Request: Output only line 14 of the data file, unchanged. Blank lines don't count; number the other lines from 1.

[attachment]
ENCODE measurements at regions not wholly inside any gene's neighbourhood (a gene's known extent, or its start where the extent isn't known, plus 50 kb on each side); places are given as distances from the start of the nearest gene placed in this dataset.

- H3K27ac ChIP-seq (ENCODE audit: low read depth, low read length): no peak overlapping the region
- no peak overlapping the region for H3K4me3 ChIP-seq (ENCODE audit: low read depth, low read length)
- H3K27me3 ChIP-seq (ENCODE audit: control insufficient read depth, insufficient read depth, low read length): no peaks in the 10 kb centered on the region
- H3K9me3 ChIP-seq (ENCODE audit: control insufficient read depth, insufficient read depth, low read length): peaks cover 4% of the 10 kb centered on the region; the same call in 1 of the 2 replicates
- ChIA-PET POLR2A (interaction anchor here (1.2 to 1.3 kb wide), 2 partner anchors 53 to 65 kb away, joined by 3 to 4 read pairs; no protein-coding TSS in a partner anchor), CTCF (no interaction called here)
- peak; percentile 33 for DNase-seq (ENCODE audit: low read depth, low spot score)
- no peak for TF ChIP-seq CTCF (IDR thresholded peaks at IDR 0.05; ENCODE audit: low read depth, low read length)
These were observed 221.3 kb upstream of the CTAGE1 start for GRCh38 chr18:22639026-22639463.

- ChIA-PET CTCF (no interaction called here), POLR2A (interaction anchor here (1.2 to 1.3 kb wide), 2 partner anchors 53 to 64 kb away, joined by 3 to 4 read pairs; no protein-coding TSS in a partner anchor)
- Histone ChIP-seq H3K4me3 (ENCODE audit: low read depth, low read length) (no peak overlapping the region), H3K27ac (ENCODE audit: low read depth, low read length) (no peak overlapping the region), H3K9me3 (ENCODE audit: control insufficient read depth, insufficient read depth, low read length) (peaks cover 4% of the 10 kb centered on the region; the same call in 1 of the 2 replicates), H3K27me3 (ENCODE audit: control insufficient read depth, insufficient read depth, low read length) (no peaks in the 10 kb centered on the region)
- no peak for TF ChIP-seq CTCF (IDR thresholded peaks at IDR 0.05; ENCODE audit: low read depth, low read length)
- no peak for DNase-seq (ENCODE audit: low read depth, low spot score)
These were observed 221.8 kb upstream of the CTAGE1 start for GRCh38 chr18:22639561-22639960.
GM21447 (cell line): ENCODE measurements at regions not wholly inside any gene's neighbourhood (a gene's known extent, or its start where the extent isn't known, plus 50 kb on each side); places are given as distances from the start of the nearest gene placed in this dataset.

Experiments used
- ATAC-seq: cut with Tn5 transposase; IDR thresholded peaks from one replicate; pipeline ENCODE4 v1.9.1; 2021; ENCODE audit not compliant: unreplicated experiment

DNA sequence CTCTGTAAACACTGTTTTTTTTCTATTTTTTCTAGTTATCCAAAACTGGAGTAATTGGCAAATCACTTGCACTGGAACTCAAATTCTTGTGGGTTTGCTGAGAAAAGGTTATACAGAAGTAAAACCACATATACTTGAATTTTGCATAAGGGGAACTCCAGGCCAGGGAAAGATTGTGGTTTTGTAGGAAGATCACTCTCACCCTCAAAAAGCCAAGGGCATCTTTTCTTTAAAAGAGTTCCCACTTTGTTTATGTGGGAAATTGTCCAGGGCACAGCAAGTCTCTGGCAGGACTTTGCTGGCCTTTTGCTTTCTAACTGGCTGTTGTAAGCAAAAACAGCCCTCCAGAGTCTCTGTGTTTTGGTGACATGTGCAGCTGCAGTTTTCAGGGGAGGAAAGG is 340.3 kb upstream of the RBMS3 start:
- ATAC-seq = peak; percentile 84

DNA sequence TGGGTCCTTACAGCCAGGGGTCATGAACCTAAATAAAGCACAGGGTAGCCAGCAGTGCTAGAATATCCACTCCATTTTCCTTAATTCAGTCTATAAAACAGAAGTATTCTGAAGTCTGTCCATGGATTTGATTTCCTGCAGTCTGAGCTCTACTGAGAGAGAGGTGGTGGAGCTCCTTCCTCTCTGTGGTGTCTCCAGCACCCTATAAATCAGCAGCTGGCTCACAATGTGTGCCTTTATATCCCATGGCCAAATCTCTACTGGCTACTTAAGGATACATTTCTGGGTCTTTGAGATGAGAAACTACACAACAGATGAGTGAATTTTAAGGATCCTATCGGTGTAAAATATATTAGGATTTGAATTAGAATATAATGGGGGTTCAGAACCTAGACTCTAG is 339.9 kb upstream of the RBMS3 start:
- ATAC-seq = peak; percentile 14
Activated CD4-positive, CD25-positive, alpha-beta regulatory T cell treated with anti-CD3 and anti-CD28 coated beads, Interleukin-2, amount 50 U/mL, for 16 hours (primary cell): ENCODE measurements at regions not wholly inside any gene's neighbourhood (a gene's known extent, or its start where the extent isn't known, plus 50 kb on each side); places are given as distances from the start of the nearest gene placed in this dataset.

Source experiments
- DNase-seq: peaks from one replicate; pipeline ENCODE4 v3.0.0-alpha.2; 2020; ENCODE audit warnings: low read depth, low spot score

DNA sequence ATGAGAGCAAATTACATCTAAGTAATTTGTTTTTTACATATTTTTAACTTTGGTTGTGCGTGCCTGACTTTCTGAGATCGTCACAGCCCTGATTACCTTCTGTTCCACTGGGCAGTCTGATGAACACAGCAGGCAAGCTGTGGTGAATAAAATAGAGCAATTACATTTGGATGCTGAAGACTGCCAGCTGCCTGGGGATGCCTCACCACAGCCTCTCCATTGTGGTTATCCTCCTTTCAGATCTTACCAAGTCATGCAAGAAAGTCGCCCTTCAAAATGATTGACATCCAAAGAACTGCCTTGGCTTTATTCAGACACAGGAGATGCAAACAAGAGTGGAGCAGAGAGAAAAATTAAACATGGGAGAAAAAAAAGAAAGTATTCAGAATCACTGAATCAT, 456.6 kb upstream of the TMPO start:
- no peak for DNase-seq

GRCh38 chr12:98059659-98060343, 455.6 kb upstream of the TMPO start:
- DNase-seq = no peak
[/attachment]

These were observed 221.8 kb upstream of the CTAGE1 start for GRCh38 chr18:22639561-22639960.